By Michael J. Dziak
Just a dozen years ago it was considered avant garde for an organization to allow employees to work from home. Today, increasing numbers of employees are quietly migrating away from noisy distracting offices to crank out productive work wherever they happen to be.
With ubiquitous mobile technology, portable work, and high-speed digital “hot spots” within reach of PDAs, “26.6 million Americans worked at home in their primary job at least once a month” according to a recent eMarketer Spotlight Report. Research firm IDC projects more than 878 million remote workers “globally” by 2009.
“Globally” is the operative word: Today’s technology makes communicating with an employee in London as easy as with one in a home office in Peachtree City, a positive trend in a global economy that increasingly requires workplace flexibility. Herman (cq) Trend Alert’s “Working 24/7” reported in 2005, “As employers respond to global relationships, where people in other parts of the world are working at times that require night work by local employees, this trend will grow.”
And telecommuting must be counted as a cost-effective transportation solution in a funding-challenged Georgia. It’s beating transit in getting commuters out of their cars, according to a recent study by the Reason Foundation, which found that “telecommuting already tops mass transit commuting in 27 of the nation’s 50 largest cities.” Atlanta and Washington, D.C., top the nation in telecommuting growth, Reason found.
More than that, telework has become an essential workplace tactic: In just 10 years, AT&T trimmed $30 million in annual real estate costs and recorded $150 million in extra hours of productive work from teleworkers. In 2004, 41 percent of AT&T management employees worked from home an average of one or two days per week; about 30 percent worked full time outside of the traditional office. As a bonus, the company found teleworkers are much more likely to stay put.
Fortune magazine’s most recent review of “America’s 100 Best Companies to Work For” noted that, “Back in 1999 only 18 companies on the list allowed telecommuting; now 79 do.” Consider telework pioneers like IBM, Merrill Lynch, Hewlett-Packard and even some federal agencies: Today, employees working from anywhere no longer raises an eyebrow.
Teleworkers already exist in most companies, according to the META Group, which estimated in 2004 that “approximately 90 percent of organizations have users with some form of mobile or remote work requirement ranging from occasionally connected mobile users to road warriors.”
The practice also benefits those who continue to report to the traditional office, where dedicated but sick employees often carry germs to co-workers. A 2005 Los Angeles Times article concluded that employees really ought to have the option of working from home when they are sick.
Telework offers a solution to many challenges common to organizations today, including reducing absenteeism and turnover, cutting commute times, improving management skills and internal communication, reducing office space or improving employee performance. It’s a solution that can be applied after an honest evaluation of organizational weaknesses and challenges.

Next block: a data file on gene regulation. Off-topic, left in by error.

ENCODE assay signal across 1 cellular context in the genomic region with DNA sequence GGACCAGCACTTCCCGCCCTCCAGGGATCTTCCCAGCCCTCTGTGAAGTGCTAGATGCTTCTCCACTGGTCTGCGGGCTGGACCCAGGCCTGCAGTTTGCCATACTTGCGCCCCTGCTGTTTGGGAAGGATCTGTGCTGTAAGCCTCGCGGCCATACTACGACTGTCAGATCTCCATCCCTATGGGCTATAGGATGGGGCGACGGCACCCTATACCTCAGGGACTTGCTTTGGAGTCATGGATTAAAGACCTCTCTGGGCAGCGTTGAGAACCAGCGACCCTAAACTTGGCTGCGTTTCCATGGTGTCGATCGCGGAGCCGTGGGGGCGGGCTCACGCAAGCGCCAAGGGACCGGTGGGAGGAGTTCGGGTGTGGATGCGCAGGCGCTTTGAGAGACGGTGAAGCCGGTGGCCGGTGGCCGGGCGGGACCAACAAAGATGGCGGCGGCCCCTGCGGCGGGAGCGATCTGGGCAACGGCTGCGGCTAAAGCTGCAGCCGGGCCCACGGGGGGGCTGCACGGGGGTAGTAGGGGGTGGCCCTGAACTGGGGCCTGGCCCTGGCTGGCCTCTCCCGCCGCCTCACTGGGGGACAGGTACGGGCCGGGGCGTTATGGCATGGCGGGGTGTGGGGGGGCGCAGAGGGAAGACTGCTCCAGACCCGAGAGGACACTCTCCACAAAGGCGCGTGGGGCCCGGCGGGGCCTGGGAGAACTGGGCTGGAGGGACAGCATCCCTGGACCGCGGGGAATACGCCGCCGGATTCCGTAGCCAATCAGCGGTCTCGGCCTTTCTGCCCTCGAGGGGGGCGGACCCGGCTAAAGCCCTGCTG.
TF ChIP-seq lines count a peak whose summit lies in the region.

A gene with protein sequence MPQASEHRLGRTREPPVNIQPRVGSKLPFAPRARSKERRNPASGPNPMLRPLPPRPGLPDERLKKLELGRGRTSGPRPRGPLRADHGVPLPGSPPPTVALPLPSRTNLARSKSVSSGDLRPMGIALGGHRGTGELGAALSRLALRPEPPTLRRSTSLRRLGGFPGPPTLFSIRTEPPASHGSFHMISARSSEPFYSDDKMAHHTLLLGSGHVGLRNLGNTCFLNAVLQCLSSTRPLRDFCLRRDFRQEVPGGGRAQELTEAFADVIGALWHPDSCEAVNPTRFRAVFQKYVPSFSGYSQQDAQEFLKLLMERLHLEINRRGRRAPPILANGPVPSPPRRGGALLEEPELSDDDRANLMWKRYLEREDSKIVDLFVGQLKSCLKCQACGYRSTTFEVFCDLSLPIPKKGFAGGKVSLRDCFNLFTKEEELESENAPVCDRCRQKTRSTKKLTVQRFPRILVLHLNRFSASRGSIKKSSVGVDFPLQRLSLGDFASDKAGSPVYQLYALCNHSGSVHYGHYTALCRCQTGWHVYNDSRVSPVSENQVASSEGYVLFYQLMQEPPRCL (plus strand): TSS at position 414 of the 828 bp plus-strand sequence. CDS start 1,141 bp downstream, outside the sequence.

There are clear rules of engagement, because remote work presents workers with freedom and independence, and procedures must ensure that they meet or exceed work expectations while separating work from personal responsibilities. The rules to assure success must, for example, establish worker qualifications and training, communication routines, remote work safety and child care restrictions. Additionally, companies must invest in remote worker tools and support to ensure that teleworkers never become isolated socially or electronically.
A critical element of telework success is proper mandatory training of managers and remote workers to establish rules, expectations and effective work environments. A CareerBuilder.com survey released in November 2005 reported that 25 percent of teleworkers “admit they spend less than one hour on their office work when working from home, 53 percent spend less than three hours and only 14 percent put in a full eight hours.”
The blame lies not in telework, however, and is more likely a pre-existing condition, where worker performance is not measured and accountability is lacking. At the same time, with a remote work environment, it’s important that managers base goals achievement, work expectations and performance measurement more on actual results than hours worked.
Telework is increasingly essential to contemporary organizations competing in a technology-based world. Much like turning an obese baby-boomer into a trim, active athlete, an organization that has retained obsolete, Industrial Age work and management habits will struggle with the transition; Meanwhile, the competitors of organizations fat with expensive, emptying offices are becoming the biggest winners. The newest generation of workers raised on Game Boys and computer-based training are natural teleworkers that management must accommodate or lose as the trend of worker mobility becomes the norm.
Michael Dziak, author, telework consultant and president of Peachtree City, Georgia-based InteleWorks, Inc., wrote this commentary for the Georgia Public Policy Foundation. The Foundation is an independent think tank that proposes practical, market-oriented approaches to public policy to improve the lives of Georgians. Nothing written here is to be construed as necessarily reflecting the views of the Georgia Public Policy Foundation or as an attempt to aid or hinder the passage of any bill before the U.S. Congress or the Georgia Legislature.
© Georgia Public Policy Foundation (February 17, 2006). Permission to reprint in whole or in part is hereby granted, provided the author and his affiliations are cited.